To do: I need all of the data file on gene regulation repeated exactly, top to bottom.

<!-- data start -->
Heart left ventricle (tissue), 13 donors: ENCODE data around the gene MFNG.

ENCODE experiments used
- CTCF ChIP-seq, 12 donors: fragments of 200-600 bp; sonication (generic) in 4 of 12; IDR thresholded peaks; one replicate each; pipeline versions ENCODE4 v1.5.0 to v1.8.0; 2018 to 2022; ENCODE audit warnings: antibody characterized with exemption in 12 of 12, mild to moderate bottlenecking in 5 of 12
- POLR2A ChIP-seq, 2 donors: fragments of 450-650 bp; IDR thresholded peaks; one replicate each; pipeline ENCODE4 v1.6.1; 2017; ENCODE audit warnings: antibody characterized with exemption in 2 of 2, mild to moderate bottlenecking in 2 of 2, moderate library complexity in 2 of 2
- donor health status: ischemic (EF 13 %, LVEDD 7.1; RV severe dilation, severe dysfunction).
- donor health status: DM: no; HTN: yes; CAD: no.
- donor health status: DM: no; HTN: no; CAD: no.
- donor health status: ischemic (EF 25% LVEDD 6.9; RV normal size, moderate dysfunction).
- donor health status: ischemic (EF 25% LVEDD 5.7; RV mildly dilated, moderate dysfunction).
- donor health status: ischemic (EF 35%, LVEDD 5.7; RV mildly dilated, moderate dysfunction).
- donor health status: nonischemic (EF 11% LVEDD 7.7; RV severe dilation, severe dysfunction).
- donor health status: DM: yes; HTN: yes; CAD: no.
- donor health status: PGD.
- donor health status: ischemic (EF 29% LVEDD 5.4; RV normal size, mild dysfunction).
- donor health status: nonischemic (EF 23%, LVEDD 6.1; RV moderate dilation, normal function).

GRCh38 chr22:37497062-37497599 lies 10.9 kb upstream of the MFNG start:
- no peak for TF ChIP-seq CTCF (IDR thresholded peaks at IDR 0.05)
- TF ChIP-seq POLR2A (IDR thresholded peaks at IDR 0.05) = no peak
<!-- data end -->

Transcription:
Heart left ventricle (tissue), 13 donors: ENCODE data around the gene MFNG.

ENCODE experiments used
- CTCF ChIP-seq, 12 donors: fragments of 200-600 bp; sonication (generic) in 4 of 12; IDR thresholded peaks; one replicate each; pipeline versions ENCODE4 v1.5.0 to v1.8.0; 2018 to 2022; ENCODE audit warnings: antibody characterized with exemption in 12 of 12, mild to moderate bottlenecking in 5 of 12
- POLR2A ChIP-seq, 2 donors: fragments of 450-650 bp; IDR thresholded peaks; one replicate each; pipeline ENCODE4 v1.6.1; 2017; ENCODE audit warnings: antibody characterized with exemption in 2 of 2, mild to moderate bottlenecking in 2 of 2, moderate library complexity in 2 of 2
- donor health status: ischemic (EF 13 %, LVEDD 7.1; RV severe dilation, severe dysfunction).
- donor health status: DM: no; HTN: yes; CAD: no.
- donor health status: DM: no; HTN: no; CAD: no.
- donor health status: ischemic (EF 25% LVEDD 6.9; RV normal size, moderate dysfunction).
- donor health status: ischemic (EF 25% LVEDD 5.7; RV mildly dilated, moderate dysfunction).
- donor health status: ischemic (EF 35%, LVEDD 5.7; RV mildly dilated, moderate dysfunction).
- donor health status: nonischemic (EF 11% LVEDD 7.7; RV severe dilation, severe dysfunction).
- donor health status: DM: yes; HTN: yes; CAD: no.
- donor health status: PGD.
- donor health status: ischemic (EF 29% LVEDD 5.4; RV normal size, mild dysfunction).
- donor health status: nonischemic (EF 23%, LVEDD 6.1; RV moderate dilation, normal function).

GRCh38 chr22:37497062-37497599 lies 10.9 kb upstream of the MFNG start:
- no peak for TF ChIP-seq CTCF (IDR thresholded peaks at IDR 0.05)
- TF ChIP-seq POLR2A (IDR thresholded peaks at IDR 0.05) = no peak